Platinum Metals Rev., 1992, 36, (2), 89
Platinum Improves Protective Coatings
Gas turbine engines are widely used for both stationary and mobile applications, and the turbine blades, which are highly stressed during service, are required to operate at high temperatures in oxidising atmospheres which may be contaminated with corrosive fuel residues and ingested salts. To some extent nickel-based superalloy turbine components can be protected against both oxidation and hot corrosion by nickel aluminide diffusion coatings, but in more severe environments the protective coating may break down, reducing service life.
The development of platinum-containing coating systems has been reported here on several occasions over the past decade as materials scientists have sought both to improve the protection given by such coatings and to establish the precise role of the platinum in the process.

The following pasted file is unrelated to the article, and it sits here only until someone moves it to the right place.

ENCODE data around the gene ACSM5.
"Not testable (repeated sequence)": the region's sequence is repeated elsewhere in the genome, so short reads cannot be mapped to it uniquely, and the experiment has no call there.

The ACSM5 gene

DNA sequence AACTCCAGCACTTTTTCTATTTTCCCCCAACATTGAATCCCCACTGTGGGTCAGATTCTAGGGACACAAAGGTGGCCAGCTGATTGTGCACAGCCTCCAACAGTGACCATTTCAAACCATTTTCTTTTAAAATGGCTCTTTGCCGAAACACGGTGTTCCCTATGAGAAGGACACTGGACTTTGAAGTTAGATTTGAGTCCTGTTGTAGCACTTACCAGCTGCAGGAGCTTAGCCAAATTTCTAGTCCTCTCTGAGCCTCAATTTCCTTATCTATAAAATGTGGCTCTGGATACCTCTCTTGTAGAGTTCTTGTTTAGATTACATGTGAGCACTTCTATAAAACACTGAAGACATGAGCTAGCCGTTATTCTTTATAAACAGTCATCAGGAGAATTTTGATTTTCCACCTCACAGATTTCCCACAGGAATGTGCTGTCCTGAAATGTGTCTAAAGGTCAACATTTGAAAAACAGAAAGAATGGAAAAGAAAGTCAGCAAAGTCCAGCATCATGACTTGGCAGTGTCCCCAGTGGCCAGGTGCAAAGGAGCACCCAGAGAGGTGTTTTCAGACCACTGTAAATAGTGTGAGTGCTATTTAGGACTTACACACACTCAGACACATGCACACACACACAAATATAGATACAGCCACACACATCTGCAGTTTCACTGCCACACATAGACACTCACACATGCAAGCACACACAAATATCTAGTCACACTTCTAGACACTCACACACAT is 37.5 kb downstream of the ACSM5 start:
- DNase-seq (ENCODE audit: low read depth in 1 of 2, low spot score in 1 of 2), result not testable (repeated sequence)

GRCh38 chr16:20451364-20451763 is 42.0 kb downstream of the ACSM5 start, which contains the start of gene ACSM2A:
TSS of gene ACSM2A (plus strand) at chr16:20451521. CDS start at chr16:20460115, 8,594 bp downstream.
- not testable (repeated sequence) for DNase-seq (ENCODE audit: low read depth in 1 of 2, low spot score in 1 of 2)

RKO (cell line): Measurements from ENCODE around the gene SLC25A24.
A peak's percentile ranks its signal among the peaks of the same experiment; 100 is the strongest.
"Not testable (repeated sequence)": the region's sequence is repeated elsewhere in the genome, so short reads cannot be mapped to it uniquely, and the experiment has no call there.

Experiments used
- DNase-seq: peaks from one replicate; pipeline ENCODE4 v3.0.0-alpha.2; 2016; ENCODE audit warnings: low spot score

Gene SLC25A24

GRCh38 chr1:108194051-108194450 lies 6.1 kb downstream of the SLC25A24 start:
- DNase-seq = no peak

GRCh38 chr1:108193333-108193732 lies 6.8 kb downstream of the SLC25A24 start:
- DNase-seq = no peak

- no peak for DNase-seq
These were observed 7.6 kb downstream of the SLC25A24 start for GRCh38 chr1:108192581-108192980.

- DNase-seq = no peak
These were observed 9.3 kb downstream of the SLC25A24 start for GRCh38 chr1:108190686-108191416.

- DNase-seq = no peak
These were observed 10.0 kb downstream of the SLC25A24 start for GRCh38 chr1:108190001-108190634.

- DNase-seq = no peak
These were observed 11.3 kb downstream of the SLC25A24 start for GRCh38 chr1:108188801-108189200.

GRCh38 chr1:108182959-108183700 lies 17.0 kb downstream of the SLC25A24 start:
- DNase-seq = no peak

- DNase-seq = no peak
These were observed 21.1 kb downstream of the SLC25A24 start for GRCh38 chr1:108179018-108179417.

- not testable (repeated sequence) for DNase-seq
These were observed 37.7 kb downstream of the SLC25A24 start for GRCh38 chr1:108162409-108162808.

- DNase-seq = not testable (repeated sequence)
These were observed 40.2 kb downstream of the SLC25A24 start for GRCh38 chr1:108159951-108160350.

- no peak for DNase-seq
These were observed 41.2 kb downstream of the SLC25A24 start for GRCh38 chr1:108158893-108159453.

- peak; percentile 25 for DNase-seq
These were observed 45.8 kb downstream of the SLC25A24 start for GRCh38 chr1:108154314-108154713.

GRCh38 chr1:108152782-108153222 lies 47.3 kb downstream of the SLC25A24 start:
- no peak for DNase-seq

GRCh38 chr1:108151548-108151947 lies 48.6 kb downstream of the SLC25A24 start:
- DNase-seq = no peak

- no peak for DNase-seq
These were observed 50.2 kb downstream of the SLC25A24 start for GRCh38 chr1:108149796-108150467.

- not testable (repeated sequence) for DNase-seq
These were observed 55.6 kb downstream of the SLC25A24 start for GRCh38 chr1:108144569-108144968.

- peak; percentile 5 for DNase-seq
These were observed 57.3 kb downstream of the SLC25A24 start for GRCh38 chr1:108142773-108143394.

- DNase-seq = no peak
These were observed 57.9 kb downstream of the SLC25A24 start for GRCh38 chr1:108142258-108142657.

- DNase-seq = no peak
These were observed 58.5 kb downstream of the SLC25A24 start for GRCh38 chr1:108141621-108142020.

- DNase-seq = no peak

A further contribution on the subject has been published recently (H. M. Tawancy, N. M. Abbas and T. N. Rhys-Jones, Surf. Coat. Technol., 1991, 49, (1–3), 1–7).
Following an investigation of the microstructure of platinum-modified aluminide coatings on selected nickel-based superalloys, the authors identify a number of ways by which the platinum improves the protective ability of the coating. Oxidation behaviour depends upon the composition of the superalloy substrate, especially on its rare earth content.